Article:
Facebook reckons it now has more than one billion users, serious bragging rights by anyone’s standard.
However, some analysts still have serious worries about how the social network site can make money from members.
Co-founder and Head Honcho Mark Zuckerberg made the announcement yesterday, saying the number is “humbling”.
“This morning, there are more than one billion people using Facebook actively each month,” Zuckerberg said in a statement. ”Helping a billion people connect is amazing, humbling and by far the thing I am most proud of in my life.”
The social network site reached one billion monthly active users on September 14, according to Zuckerberg. The wizbang number is slightly lower but equally as impressive, according to Zuckerberg Facebook has 600 million mobile users :: Read the full article »»»»
That other internet behemoth – Facebook – has announced a $US1 billion deal to buy popular smartphone photo-sharing app Instagram. The big ticket purchase was seen by some as a move by Facebook to strengthen its defences against Google and newcomer Pinterest in the weeks ahead of what promises to be a history-making stock market debut.
“For years, we’ve focused on building the best experience for sharing photos with your friends and family,” Facebook co-founder Mark Zuckerberg said in announcing the deal. ”Now, we’ll be able to work even more closely with the Instagram team to also offer the best experiences for sharing beautiful mobile photos with people based on your interests.”
Zuckerberg called the acquisition “an important milestone for Facebook because it’s the first time we’ve ever acquired a product and company with so many users” Read the full article »»»»
In a blog entry on Thursday, Facebook stated that about 600,000 log-ins every day are compromised. In it’s National Cybersecurity Awareness Month, under update/10150335022240766. Facebook claims to have locked it’s site down with new clever security policies, the best of which is Call a Friend? Controlling how you share content on Facebook is quite complex and will probably make your head hurt, but it’s essential that you take a good look at the settings and decide for yourself what you want to share and with whom, from where. Whenever Facebook opens it’s considerable mouth, it seems to do the exact opposite to the words that fall out. Security site Sophos, was in the first to jump on the (what ever the opposite to security is . . . ) issues Facebook is having with it’s stats. The infographic Facebook has posted on it’s blog and scribd.com introducing it’s new security features, seems to indicate that Facebook in-fact has a considerable security problem?. Sophos dug deep into the numbers and pulled out a a stat showing 0.06% of 1 billion logins per day are compromised, 600,000 compromised users? Less than 0.5% of Facebook users experience spam on any given day. READ MORE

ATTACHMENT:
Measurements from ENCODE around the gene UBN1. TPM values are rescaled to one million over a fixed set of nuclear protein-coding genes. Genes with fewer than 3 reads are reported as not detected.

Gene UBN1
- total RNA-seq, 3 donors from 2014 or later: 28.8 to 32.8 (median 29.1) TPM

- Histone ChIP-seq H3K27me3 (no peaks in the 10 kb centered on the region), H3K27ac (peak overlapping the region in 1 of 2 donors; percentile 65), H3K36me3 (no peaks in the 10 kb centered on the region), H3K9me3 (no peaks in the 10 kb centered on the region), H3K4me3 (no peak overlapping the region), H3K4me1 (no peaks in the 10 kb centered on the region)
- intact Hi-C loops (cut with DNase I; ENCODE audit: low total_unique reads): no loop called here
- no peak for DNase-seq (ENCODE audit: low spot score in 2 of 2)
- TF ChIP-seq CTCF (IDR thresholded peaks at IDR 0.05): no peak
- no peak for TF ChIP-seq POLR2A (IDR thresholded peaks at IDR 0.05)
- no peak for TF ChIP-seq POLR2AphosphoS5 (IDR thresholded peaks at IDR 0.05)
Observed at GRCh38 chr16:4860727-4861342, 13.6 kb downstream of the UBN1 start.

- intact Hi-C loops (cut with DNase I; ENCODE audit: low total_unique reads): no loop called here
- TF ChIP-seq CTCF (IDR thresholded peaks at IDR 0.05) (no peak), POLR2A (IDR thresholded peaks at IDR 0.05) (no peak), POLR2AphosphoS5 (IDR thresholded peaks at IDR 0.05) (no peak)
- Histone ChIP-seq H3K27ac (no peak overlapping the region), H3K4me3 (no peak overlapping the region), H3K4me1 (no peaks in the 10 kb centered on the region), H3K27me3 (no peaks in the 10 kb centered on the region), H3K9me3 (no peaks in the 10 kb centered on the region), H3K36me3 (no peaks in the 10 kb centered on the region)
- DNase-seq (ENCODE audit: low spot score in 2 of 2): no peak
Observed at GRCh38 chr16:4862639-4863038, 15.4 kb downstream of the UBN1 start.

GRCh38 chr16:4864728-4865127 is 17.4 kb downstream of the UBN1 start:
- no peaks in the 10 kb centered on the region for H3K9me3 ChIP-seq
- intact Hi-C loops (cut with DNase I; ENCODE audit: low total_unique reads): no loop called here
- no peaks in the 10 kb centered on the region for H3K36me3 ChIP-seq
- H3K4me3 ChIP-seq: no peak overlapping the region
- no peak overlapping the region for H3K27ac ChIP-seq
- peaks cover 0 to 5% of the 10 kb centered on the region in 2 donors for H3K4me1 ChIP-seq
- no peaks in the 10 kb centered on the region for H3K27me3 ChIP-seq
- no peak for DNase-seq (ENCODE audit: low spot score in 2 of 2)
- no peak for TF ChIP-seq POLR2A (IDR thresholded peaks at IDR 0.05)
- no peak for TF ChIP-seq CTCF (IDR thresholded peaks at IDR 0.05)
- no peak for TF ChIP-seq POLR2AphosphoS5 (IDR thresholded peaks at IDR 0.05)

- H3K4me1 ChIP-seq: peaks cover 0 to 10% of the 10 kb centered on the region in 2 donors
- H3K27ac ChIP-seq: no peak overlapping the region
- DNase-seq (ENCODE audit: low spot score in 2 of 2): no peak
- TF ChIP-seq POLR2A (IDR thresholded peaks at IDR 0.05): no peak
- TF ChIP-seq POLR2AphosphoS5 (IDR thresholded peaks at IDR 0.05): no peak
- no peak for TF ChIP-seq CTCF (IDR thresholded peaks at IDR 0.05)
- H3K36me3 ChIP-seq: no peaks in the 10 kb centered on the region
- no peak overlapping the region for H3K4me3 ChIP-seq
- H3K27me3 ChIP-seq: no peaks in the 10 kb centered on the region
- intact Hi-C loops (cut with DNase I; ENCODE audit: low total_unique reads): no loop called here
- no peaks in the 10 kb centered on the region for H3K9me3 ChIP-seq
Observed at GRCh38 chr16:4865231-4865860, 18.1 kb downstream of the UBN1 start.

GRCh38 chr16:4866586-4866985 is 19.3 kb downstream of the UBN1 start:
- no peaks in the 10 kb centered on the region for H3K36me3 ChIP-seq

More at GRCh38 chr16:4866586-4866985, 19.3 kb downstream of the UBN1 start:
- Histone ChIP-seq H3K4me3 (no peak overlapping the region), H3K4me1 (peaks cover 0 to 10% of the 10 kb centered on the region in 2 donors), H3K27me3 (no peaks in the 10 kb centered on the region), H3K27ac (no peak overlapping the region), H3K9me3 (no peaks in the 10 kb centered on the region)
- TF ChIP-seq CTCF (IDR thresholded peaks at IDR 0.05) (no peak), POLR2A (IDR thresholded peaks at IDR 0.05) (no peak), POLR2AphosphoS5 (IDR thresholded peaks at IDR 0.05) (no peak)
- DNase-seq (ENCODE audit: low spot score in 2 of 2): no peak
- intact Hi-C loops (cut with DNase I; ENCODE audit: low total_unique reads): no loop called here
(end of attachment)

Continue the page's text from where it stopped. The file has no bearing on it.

Social media behemoth Facebook is in damage control after a deluge of criticism that it is invading the privacy of members by tracking their internet activity. Facebook Chief Executive Mark Zuckerberg described the sites new features as creating ‘frictionless sharing‘ Oops Facebook admits it went too far. The social network is quietly retracting a cookie that continued to report your Facebook user ID even after you “logged out” of the site. But it’s not sorry about five other cookies that persist after you sign off. What, you didn’t think Facebook would ever let you actually for real seriously 100 percent sign out, did you? When Australian programmer Nik Cubrilovic blogged on Sunday about how Facebook logout didn’t seem to actually, um, well - log out! Facebook wen into immediate damage control mode, claiming that: Blah Blah Blah, except that Facebook has a tracking feature its CEO literally calls ‘Facebook Across the Web‘ Which does exactly that, track you across the internet, anyplace you go, Facebook goes with you (calm down! clearly only if you login to your Facebook account, or use Facebook on your mobile device ) In Australia, the office of the Privacy Commissioner says it has begun a preliminary inquiry into Facebook’s conduct. Read the full article »»»»